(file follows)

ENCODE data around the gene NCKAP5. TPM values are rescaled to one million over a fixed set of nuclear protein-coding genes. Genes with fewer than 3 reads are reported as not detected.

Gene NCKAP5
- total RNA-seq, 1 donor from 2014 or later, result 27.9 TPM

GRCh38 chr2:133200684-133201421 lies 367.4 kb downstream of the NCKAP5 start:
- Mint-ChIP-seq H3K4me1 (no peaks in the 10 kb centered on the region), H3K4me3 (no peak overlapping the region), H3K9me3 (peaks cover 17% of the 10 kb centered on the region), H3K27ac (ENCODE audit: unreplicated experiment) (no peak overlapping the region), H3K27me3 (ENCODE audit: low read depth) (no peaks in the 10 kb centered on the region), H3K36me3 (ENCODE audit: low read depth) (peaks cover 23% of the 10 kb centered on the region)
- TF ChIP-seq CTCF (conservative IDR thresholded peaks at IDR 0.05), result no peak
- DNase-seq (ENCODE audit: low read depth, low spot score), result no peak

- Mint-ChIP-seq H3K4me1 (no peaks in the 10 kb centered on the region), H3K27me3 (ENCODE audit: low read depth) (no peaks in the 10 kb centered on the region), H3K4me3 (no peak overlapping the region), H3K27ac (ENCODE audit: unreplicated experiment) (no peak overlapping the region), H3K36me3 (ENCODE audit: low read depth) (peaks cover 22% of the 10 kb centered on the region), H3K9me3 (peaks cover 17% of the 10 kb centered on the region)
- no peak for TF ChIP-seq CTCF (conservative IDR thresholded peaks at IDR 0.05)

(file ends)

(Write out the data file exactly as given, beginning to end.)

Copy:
ENCODE data around the gene NCKAP5. TPM values are rescaled to one million over a fixed set of nuclear protein-coding genes. Genes with fewer than 3 reads are reported as not detected.

Gene NCKAP5
- total RNA-seq, 1 donor from 2014 or later, result 27.9 TPM

GRCh38 chr2:133200684-133201421 lies 367.4 kb downstream of the NCKAP5 start:
- Mint-ChIP-seq H3K4me1 (no peaks in the 10 kb centered on the region), H3K4me3 (no peak overlapping the region), H3K9me3 (peaks cover 17% of the 10 kb centered on the region), H3K27ac (ENCODE audit: unreplicated experiment) (no peak overlapping the region), H3K27me3 (ENCODE audit: low read depth) (no peaks in the 10 kb centered on the region), H3K36me3 (ENCODE audit: low read depth) (peaks cover 23% of the 10 kb centered on the region)
- TF ChIP-seq CTCF (conservative IDR thresholded peaks at IDR 0.05), result no peak
- DNase-seq (ENCODE audit: low read depth, low spot score), result no peak

- Mint-ChIP-seq H3K4me1 (no peaks in the 10 kb centered on the region), H3K27me3 (ENCODE audit: low read depth) (no peaks in the 10 kb centered on the region), H3K4me3 (no peak overlapping the region), H3K27ac (ENCODE audit: unreplicated experiment) (no peak overlapping the region), H3K36me3 (ENCODE audit: low read depth) (peaks cover 22% of the 10 kb centered on the region), H3K9me3 (peaks cover 17% of the 10 kb centered on the region)
- no peak for TF ChIP-seq CTCF (conservative IDR thresholded peaks at IDR 0.05)